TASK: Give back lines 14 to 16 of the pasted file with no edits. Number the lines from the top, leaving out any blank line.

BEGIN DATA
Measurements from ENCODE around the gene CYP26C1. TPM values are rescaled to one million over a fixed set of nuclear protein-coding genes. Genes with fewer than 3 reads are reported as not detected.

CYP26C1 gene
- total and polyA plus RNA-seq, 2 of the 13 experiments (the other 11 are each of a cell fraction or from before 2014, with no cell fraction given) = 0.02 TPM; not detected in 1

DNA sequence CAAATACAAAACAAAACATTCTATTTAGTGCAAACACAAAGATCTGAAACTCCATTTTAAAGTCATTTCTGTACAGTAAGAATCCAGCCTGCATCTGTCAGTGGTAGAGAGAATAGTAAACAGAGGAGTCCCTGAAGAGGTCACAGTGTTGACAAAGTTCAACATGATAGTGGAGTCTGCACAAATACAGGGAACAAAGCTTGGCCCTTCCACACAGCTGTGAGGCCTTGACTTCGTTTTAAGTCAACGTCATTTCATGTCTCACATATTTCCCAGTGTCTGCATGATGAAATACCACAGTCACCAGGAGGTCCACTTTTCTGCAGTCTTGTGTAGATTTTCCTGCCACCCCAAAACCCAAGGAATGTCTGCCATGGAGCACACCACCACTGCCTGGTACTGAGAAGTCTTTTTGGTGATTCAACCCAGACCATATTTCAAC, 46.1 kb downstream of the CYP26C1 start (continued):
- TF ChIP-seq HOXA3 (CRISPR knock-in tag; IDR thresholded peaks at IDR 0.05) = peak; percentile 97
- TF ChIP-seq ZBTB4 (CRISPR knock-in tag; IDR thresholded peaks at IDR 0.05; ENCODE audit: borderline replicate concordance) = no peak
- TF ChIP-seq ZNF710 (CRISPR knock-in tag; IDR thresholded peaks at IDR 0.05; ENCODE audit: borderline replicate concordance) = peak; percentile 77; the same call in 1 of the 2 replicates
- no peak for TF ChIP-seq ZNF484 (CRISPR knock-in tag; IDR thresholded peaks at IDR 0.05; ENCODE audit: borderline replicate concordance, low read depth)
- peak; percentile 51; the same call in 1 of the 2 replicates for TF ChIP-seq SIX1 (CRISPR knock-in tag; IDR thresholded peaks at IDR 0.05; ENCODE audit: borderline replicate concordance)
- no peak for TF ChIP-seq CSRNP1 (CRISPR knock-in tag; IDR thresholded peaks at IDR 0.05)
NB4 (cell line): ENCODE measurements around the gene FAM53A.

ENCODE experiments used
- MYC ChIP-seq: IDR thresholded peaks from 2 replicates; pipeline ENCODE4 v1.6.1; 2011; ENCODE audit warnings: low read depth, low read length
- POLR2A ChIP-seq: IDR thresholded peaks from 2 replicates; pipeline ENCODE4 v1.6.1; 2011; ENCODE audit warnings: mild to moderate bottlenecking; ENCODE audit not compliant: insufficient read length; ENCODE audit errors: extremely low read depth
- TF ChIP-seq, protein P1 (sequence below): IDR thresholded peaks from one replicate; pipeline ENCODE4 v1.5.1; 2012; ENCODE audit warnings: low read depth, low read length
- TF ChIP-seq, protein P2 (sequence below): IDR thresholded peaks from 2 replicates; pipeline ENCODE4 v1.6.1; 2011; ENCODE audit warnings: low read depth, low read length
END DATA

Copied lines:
- POLR2A ChIP-seq: IDR thresholded peaks from 2 replicates; pipeline ENCODE4 v1.6.1; 2011; ENCODE audit warnings: mild to moderate bottlenecking; ENCODE audit not compliant: insufficient read length; ENCODE audit errors: extremely low read depth
- TF ChIP-seq, protein P1 (sequence below): IDR thresholded peaks from one replicate; pipeline ENCODE4 v1.5.1; 2012; ENCODE audit warnings: low read depth, low read length
- TF ChIP-seq, protein P2 (sequence below): IDR thresholded peaks from 2 replicates; pipeline ENCODE4 v1.6.1; 2011; ENCODE audit warnings: low read depth, low read length